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ORIGINAL RESEARCH article

Front. Neuroergonomics, 09 January 2023
Sec. Clinical Neuroergonomics
Volume 3 - 2022 | https://doi.org/10.3389/fnrgo.2022.1052411

The neurophysiology of intraoperative error: An EEG study of trainee surgeons during robotic-assisted surgery simulations

Christopher D'Ambrosia1,2* Eliah Aronoff-Spencer3 Estella Y. Huang4 Nicole H. Goldhaber4 Henrik I. Christensen2 Ryan C. Broderick4 Lawrence G. Appelbaum5
  • 1College of Physicians and Surgeons, Columbia University, New York, NY, United States
  • 2Cognitive Robotics Laboratory, Department of Computer Science and Engineering, Contextual Robotics Institute, University of California, San Diego, La Jolla, CA, United States
  • 3Department of Medicine, University of California, San Diego, La Jolla, CA, United States
  • 4Division of Minimally Invasive Surgery, Department of Surgery, University of California, San Diego, La Jolla, CA, United States
  • 5Department of Psychiatry, University of California, San Diego, La Jolla, CA, United States

Surgeons operate in mentally and physically demanding workspaces where the impact of error is highly consequential. Accurately characterizing the neurophysiology of surgeons during intraoperative error will help guide more accurate performance assessment and precision training for surgeons and other teleoperators. To better understand the neurophysiology of intraoperative error, we build and deploy a system for intraoperative error detection and electroencephalography (EEG) signal synchronization during robot-assisted surgery (RAS). We then examine the association between EEG data and detected errors. Our results suggest that there are significant EEG changes during intraoperative error that are detectable irrespective of surgical experience level.

1. Introduction

Surgeons operate in mentally and physically demanding workspaces where the impact of error is highly consequential (Christian et al., 2006; Modi et al., 2018). The cognitive and affective states of surgeons in the operating room (OR) are primary determinants of surgical performance (Schuetz et al., 2008; Yurko et al., 2010; Haji et al., 2015). Measuring changes in these states contributes to insightful performance analysis, training development and skills improvement (Eversbusch and Grantcharov, 2004; Carswell et al., 2005). However, these cognitive and affective state measurements, which can be derived from neurophysiological metrics, must be coupled with measures of surgical task success or failure to enable any conclusions about the correspondences between psychological indicators and surgical performance (Modi et al., 2017). Unfortunately, the majority of existing tools to measure surgical task performance are retrospective, reliant on subjective, manual expert annotation and often focused on entire procedures rather than on intraoperative performance (Maruthappu et al., 2014).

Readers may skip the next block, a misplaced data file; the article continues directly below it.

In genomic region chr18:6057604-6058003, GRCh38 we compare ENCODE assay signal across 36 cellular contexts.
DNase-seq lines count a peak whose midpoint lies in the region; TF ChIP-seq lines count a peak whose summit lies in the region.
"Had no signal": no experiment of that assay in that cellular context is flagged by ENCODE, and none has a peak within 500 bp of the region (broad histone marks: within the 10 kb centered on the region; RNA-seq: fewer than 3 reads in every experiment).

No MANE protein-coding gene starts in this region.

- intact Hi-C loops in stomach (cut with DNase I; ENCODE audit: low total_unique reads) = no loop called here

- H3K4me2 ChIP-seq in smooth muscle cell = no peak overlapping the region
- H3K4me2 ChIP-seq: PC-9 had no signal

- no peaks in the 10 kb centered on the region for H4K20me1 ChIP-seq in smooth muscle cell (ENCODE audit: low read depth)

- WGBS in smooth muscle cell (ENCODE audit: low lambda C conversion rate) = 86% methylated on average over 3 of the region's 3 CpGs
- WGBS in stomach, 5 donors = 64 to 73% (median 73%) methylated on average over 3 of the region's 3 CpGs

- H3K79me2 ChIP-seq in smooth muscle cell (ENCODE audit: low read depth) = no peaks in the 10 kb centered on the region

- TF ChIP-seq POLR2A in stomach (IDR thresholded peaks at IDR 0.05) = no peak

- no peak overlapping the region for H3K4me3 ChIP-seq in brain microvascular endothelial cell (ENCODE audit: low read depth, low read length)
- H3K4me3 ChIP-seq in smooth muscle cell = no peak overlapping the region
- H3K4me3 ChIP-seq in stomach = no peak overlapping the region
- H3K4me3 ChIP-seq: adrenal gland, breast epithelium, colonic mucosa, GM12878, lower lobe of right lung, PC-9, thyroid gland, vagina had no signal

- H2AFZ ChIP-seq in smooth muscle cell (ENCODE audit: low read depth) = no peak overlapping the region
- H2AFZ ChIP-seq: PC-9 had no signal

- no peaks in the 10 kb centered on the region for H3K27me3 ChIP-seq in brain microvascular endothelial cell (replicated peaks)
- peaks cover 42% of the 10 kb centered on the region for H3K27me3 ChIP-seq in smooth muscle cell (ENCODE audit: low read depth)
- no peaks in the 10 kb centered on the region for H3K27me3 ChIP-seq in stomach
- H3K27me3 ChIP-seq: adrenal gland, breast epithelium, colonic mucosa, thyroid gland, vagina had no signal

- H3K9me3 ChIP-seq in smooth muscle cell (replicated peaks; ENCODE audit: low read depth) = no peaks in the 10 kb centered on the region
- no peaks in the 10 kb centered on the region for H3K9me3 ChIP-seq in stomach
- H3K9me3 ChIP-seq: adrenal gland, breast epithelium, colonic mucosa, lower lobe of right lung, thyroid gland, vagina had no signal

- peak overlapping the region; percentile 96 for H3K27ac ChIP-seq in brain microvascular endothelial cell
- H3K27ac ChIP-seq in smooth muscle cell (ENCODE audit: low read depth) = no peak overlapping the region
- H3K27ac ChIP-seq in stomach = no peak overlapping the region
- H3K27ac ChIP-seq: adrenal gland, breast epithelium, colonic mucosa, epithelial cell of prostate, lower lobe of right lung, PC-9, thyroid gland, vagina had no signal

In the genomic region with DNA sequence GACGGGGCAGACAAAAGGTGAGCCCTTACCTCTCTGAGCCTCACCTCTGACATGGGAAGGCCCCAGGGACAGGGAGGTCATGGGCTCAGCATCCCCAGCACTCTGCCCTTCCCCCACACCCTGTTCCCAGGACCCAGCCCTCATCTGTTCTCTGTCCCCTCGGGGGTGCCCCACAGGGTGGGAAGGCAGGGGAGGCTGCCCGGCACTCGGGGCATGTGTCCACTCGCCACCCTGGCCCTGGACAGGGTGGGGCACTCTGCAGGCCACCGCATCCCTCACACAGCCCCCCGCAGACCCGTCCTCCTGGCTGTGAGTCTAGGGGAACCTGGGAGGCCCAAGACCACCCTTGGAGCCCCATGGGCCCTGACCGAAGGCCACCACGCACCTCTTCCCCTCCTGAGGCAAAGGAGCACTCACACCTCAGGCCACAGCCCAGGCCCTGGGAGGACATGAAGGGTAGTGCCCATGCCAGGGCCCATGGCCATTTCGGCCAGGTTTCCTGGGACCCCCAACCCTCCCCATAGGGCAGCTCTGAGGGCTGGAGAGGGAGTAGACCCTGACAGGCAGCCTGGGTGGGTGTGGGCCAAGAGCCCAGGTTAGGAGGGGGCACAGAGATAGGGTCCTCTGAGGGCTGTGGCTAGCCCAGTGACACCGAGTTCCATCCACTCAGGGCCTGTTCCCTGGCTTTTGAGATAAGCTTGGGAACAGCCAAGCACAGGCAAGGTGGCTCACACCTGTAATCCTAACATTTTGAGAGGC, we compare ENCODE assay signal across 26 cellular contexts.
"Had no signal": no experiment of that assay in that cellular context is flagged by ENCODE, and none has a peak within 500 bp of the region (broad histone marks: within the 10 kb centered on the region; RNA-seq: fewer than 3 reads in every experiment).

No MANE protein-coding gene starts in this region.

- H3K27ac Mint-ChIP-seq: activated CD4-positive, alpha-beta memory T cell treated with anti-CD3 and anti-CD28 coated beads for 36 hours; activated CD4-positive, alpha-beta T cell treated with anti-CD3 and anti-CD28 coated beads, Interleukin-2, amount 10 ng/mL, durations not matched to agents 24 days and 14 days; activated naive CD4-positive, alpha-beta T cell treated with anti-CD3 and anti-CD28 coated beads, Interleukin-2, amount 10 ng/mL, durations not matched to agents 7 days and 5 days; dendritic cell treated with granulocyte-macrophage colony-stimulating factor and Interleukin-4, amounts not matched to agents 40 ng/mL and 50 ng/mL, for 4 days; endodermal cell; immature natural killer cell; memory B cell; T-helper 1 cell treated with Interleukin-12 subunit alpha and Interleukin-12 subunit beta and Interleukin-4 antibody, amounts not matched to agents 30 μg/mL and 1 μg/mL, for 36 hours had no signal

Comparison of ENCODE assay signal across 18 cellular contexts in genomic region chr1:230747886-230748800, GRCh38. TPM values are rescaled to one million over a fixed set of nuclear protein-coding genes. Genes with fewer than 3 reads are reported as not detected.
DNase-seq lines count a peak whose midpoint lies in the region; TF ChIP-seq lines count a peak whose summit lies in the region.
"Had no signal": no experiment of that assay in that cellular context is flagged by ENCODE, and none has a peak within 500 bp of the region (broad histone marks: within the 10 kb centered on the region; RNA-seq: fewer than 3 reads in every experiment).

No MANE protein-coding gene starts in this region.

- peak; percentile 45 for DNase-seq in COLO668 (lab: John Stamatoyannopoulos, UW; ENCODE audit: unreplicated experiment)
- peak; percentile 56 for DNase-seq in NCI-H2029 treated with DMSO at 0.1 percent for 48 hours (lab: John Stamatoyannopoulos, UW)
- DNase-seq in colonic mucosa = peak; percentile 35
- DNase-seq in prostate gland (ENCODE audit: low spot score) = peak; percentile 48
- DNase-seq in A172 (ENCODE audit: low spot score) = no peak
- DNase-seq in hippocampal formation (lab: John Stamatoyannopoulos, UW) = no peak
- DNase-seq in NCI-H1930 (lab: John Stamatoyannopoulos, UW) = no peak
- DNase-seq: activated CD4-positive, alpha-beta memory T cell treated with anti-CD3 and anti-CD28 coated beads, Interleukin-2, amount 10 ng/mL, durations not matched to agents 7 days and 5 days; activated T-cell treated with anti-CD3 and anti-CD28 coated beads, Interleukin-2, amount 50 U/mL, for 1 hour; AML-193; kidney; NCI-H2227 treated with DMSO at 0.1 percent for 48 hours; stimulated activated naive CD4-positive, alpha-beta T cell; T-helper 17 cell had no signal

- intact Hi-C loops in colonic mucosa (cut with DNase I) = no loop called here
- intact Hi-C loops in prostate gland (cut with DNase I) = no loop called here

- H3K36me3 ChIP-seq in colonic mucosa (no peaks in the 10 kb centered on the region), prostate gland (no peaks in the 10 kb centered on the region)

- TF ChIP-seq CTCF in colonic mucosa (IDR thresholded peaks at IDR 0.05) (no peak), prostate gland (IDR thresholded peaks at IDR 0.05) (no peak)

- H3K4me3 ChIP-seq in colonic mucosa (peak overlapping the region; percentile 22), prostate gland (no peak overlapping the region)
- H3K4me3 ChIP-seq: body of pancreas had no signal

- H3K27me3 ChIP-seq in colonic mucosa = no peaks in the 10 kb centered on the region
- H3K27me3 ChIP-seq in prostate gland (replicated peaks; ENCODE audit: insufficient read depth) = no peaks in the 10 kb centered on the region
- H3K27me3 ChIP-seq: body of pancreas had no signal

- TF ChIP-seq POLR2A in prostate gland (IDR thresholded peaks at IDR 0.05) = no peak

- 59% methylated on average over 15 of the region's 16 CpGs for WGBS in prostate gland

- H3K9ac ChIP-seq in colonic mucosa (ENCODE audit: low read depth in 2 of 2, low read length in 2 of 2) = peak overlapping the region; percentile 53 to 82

Examining the associations between neurophysiology and intraoperative performance requires detecting markers of intraoperative success or failure at millisecond to second resolutions and synchronizing those markers with neurophysiological data. In this study, we build and deploy an automated, objective error detection system for robotic-assisted surgery (RAS) simulations that is synchronized with an electroencephalogram (EEG) headset worn by trainee surgeons at an RAS operating console. We use this system to detect intraoperative errors and analyze the accompanying EEG changes during those errors.

Prior work examining EEG changes during RAS has primarily focused on correlating EEG measurements with retrospective, subjective surveys of perceived mental workload (Guru et al., 2015b; Yu et al., 2017; Zander et al., 2017; Zhou et al., 2018, 2020). While mental workload is a significant contributor to surgical performance (Sarker and Vincent, 2005; Healey et al., 2006; Balch et al., 2009), it is not a proxy for actual performance. Understanding the relationship between operator neurophysiology and actual surgical performance requires objective, high temporal-resolution measurements of intraoperative performance that can be synchronized with changes in neurophysiological indicators. Automated skill and error assessment algorithms for RAS platforms do exist (Chen et al., 2019) but are rarely used in conjunction with biometric data capture. Integrating intraoperative performance data with intraoperative physiological data enables investigation of the potential cognitive and affective features that influence surgical success or failure.